I had been in communication with the film’s producers (including John Harrison, who I now owe about 10,432,831 favors to) for several weeks before the film began production and they hired me to come up to Toronto for the entire 4 week shoot plus a few days of pre-production time.  So I pretty much hit the ground running once I arrived in Toronto back in mid-October.  My goal was to document as many different aspects to the production as possible and try and interview everyone I could from George right down to the grips.  I had the fortune of being set up with a great cameraman up there, and we ended up with nearly 30 hours of footage from the whole shoot.   We ended up even covering a couple days of additional shooting and the premiere of the film at the 2007 Toronto International Film Festival.  It was funny to be able to do the exact same thing for SURVIVAL in 2009 almost two years later to-the-day.

The most rewarding aspect of my role in both films was simply becoming a member of George’s crew.  My cameraman, Graeme Potts, and I became essentially embedded journalists of a sort.  Very quickly the crew began to accept us and trust us, and Graeme was able to get footage that most on-set documentarians don’t get access to.  It was a terrific group of people and they all just stepped it up a notch because of George.   And with SURVIVAL, it was even easier to win the crew’s trust since there were so many carryovers from DIARY.  And let me tell you, it was interesting to observe George on set on both films.  On both DIARY and SURVIVAL he was so active and engaging on the set, he’d be up and excitedly blocking scenes with the actors, laughing it up, and just having a great time.   George has the spirit of a young filmmaker who is constantly excited by the challenges of the medium.  This is a very unique film in that a lot of the standard rules and traditions of filmmaking aren’t being utilized.  In many ways, George is learning new things along with everyone else.  With DIARY the challenge was the unique narrative of the film and the extended takes and first-person perspective that energized that experience.  With SURVIVAL it was the grand epic/comic-book style of the film coupled with the adversarial nature of the shoot, which was cursed with the shittiest fucking weather EVER.  Even with that, the crew rallied around George and made it happen.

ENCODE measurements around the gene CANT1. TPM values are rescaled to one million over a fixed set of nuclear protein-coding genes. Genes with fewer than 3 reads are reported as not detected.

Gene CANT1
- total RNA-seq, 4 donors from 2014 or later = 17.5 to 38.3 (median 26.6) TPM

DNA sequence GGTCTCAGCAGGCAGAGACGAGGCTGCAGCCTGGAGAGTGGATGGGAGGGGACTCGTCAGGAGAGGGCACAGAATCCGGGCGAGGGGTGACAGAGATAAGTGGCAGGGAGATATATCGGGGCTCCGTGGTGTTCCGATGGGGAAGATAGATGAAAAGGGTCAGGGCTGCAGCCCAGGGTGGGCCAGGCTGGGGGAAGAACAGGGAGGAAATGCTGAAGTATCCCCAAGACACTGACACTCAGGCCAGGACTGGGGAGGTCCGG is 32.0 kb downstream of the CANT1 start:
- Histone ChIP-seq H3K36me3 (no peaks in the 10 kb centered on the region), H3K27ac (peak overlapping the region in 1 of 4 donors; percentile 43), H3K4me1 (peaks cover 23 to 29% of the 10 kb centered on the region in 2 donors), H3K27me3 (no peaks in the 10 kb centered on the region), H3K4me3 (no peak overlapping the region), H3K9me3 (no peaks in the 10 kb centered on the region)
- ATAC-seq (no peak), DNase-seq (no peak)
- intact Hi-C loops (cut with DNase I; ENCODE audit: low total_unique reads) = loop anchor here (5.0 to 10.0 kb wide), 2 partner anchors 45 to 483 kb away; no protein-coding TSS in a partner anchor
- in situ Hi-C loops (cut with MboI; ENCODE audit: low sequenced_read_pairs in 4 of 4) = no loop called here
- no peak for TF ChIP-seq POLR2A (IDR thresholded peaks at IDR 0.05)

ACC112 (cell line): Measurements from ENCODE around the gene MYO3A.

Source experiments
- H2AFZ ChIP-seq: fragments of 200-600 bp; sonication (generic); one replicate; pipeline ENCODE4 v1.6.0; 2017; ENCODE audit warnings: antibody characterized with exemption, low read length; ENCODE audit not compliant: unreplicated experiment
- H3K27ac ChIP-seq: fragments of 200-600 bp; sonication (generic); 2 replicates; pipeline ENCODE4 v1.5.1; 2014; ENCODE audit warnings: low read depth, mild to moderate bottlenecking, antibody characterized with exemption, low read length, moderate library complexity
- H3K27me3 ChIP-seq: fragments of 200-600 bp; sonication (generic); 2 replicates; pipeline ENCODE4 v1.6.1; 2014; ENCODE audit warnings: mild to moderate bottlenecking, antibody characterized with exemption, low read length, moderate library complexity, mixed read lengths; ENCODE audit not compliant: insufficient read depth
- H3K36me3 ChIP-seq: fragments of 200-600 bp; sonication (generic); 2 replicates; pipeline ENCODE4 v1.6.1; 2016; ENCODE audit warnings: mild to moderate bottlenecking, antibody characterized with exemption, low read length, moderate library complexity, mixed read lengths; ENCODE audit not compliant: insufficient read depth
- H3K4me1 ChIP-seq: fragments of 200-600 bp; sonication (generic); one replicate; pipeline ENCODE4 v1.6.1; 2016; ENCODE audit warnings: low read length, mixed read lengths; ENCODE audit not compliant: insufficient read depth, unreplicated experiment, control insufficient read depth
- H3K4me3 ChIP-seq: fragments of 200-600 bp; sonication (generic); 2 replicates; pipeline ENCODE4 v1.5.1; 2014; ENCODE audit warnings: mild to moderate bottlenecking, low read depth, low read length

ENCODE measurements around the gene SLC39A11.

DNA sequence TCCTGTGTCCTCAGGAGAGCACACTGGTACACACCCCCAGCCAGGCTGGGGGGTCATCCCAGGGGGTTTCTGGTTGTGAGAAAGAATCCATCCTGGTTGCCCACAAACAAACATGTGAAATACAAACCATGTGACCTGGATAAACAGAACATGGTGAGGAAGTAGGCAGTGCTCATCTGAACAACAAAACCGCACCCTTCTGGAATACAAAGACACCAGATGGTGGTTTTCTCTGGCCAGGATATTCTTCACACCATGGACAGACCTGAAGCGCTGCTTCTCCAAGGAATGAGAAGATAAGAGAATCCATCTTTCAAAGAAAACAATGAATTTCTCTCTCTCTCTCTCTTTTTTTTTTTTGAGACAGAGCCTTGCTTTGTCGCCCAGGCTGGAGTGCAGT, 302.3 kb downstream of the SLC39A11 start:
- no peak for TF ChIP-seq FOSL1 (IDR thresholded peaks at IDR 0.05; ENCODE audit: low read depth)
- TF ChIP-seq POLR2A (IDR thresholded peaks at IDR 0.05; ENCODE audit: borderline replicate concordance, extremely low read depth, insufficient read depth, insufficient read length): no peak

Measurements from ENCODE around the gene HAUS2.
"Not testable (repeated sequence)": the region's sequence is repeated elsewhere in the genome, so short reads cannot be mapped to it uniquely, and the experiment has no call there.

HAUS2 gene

The resulting documentary for SURVIVAL OF THE DEAD, titled WALKING AFTER MIDNIGHT is one of my personal favorites of the work I’ve done.  It was shot so beautifully by Graeme, and I took a very different approach in the editing process.  Rather than divide it up into the usual chapters of a multi-part featurette, I wanted to make this a very unique documentary with more of a on-the-ground approach that would take us from the first day of shooting through the premiere of the film at the Toronto Film Festival.  This was an approach I had wanted to do with the footage on DIARY, but the hectic post-production chaos on that project (coupled with NOTLD’s issues) forced me to adopt a much more conventional approach to the final product on that one.  With WALKING AFTER MIDNIGHT, I took the risk of putting myself on camera as sort of a host throughout the various days of production, and it was something I was not 100% comfortable with at first, but in the end I felt it added a more personal touch to the proceedings.  The reaction so far has been thrilling for the most part…though a few critics have singled my presence in the doc out for criticism.  Which is fine…if you’re going to put yourself out there, you have be prepared that not everyone is gonna respond in the way you’d like.

Magnolia/Magnet Films was a wonderfully supportive company to work for and they really threw their support behind SURVIVAL and let me do whatever I wanted as far as the special features and the documentary.   Time was a constant issue as always, but I avoided the nightmare of DIARY/NOTLD 2008 by giving the documentary’s first assembly cut to an editor friend of mine, Andrew Kasch who sorted through the 30 plus hours of SURVIVAL footage and found the cream of the crop.  That was one lesson I learned…I was so in love with everything we shot on SURVIVAL that I couldn’t really be objective enough and choose the essential footage that was needed.  It required an unbiased pair of eyes to see what I couldn’t.  Once I had Andrew’s assembly, I was able to go in and shape the thing in just a few weeks, and the results were beyond my expectations.